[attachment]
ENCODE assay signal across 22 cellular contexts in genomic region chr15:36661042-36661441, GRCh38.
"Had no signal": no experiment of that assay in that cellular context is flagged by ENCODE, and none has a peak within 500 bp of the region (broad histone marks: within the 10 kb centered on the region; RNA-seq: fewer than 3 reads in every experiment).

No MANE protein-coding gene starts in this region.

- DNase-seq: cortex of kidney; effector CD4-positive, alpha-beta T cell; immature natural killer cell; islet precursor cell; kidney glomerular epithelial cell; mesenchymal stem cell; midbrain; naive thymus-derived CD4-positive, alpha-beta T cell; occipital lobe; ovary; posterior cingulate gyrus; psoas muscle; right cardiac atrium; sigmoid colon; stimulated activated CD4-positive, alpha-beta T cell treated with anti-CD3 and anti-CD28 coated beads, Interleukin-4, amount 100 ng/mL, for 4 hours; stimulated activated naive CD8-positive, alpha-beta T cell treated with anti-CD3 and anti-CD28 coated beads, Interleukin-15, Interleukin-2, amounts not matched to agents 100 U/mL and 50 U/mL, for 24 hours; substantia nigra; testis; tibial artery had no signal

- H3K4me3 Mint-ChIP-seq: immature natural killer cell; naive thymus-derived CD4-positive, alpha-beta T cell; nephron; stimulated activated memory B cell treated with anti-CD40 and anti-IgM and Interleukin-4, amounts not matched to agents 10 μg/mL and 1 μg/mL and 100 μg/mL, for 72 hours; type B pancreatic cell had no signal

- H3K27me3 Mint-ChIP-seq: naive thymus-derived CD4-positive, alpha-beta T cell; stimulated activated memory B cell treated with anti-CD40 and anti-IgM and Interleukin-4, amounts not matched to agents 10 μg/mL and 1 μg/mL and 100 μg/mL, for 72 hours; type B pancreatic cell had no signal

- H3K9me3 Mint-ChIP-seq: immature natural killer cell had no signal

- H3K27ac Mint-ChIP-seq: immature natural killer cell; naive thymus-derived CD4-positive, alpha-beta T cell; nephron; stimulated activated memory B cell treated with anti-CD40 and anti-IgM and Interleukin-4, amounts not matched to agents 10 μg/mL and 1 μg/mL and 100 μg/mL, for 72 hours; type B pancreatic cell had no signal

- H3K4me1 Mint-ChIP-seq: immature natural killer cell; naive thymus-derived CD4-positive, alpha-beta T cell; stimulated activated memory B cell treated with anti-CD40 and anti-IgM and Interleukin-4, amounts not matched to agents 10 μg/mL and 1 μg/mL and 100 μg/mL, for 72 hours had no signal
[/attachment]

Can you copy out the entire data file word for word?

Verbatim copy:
ENCODE assay signal across 22 cellular contexts in genomic region chr15:36661042-36661441, GRCh38.
"Had no signal": no experiment of that assay in that cellular context is flagged by ENCODE, and none has a peak within 500 bp of the region (broad histone marks: within the 10 kb centered on the region; RNA-seq: fewer than 3 reads in every experiment).

No MANE protein-coding gene starts in this region.

- DNase-seq: cortex of kidney; effector CD4-positive, alpha-beta T cell; immature natural killer cell; islet precursor cell; kidney glomerular epithelial cell; mesenchymal stem cell; midbrain; naive thymus-derived CD4-positive, alpha-beta T cell; occipital lobe; ovary; posterior cingulate gyrus; psoas muscle; right cardiac atrium; sigmoid colon; stimulated activated CD4-positive, alpha-beta T cell treated with anti-CD3 and anti-CD28 coated beads, Interleukin-4, amount 100 ng/mL, for 4 hours; stimulated activated naive CD8-positive, alpha-beta T cell treated with anti-CD3 and anti-CD28 coated beads, Interleukin-15, Interleukin-2, amounts not matched to agents 100 U/mL and 50 U/mL, for 24 hours; substantia nigra; testis; tibial artery had no signal

- H3K4me3 Mint-ChIP-seq: immature natural killer cell; naive thymus-derived CD4-positive, alpha-beta T cell; nephron; stimulated activated memory B cell treated with anti-CD40 and anti-IgM and Interleukin-4, amounts not matched to agents 10 μg/mL and 1 μg/mL and 100 μg/mL, for 72 hours; type B pancreatic cell had no signal

- H3K27me3 Mint-ChIP-seq: naive thymus-derived CD4-positive, alpha-beta T cell; stimulated activated memory B cell treated with anti-CD40 and anti-IgM and Interleukin-4, amounts not matched to agents 10 μg/mL and 1 μg/mL and 100 μg/mL, for 72 hours; type B pancreatic cell had no signal

- H3K9me3 Mint-ChIP-seq: immature natural killer cell had no signal

- H3K27ac Mint-ChIP-seq: immature natural killer cell; naive thymus-derived CD4-positive, alpha-beta T cell; nephron; stimulated activated memory B cell treated with anti-CD40 and anti-IgM and Interleukin-4, amounts not matched to agents 10 μg/mL and 1 μg/mL and 100 μg/mL, for 72 hours; type B pancreatic cell had no signal

- H3K4me1 Mint-ChIP-seq: immature natural killer cell; naive thymus-derived CD4-positive, alpha-beta T cell; stimulated activated memory B cell treated with anti-CD40 and anti-IgM and Interleukin-4, amounts not matched to agents 10 μg/mL and 1 μg/mL and 100 μg/mL, for 72 hours had no signal